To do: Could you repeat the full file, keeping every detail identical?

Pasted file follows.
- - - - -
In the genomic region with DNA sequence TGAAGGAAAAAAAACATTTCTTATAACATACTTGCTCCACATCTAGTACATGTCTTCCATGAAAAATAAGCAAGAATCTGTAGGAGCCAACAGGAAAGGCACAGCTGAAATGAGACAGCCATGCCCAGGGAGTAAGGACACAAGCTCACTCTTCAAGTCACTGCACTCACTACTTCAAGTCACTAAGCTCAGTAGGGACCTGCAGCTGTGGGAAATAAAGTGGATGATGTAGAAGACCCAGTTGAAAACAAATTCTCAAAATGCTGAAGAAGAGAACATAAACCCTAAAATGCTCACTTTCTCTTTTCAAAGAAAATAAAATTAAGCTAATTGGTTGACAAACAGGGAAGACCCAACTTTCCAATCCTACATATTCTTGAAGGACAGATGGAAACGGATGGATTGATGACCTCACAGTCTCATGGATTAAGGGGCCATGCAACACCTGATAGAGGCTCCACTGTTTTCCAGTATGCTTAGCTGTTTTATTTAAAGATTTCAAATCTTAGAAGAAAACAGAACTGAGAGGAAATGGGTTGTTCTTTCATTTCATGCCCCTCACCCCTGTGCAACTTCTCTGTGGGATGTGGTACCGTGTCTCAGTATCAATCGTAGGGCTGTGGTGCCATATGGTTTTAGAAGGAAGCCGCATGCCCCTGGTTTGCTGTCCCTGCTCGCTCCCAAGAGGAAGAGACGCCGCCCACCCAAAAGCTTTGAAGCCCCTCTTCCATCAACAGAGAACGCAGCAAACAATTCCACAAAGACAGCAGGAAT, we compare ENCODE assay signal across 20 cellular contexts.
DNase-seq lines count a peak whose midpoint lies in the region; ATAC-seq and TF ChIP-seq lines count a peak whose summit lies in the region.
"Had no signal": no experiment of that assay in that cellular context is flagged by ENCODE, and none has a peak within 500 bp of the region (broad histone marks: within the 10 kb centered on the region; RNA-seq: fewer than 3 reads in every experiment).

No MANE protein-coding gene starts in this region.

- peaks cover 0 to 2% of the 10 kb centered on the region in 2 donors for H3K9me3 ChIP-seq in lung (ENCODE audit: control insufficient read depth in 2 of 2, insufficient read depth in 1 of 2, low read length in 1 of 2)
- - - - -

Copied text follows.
In the genomic region with DNA sequence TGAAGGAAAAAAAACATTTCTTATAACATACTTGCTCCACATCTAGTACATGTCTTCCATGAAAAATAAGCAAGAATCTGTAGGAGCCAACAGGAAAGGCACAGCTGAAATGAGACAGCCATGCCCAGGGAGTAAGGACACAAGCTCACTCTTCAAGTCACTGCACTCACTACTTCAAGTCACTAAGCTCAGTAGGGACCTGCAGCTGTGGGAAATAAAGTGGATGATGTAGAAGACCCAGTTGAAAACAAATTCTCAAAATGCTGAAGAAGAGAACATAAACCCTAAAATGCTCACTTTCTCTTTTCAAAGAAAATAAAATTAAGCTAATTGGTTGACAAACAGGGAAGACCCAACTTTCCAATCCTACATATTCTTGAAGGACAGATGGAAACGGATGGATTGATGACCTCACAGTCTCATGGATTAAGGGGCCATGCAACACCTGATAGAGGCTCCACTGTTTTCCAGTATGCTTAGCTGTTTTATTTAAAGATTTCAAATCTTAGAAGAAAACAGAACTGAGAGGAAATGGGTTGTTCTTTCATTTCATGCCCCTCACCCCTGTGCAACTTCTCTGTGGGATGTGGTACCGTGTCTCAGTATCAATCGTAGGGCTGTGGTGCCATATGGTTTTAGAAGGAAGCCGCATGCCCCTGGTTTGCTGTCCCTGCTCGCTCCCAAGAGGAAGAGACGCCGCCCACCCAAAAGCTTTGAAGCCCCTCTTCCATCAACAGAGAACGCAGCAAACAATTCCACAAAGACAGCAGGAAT, we compare ENCODE assay signal across 20 cellular contexts.
DNase-seq lines count a peak whose midpoint lies in the region; ATAC-seq and TF ChIP-seq lines count a peak whose summit lies in the region.
"Had no signal": no experiment of that assay in that cellular context is flagged by ENCODE, and none has a peak within 500 bp of the region (broad histone marks: within the 10 kb centered on the region; RNA-seq: fewer than 3 reads in every experiment).

No MANE protein-coding gene starts in this region.

- peaks cover 0 to 2% of the 10 kb centered on the region in 2 donors for H3K9me3 ChIP-seq in lung (ENCODE audit: control insufficient read depth in 2 of 2, insufficient read depth in 1 of 2, low read length in 1 of 2)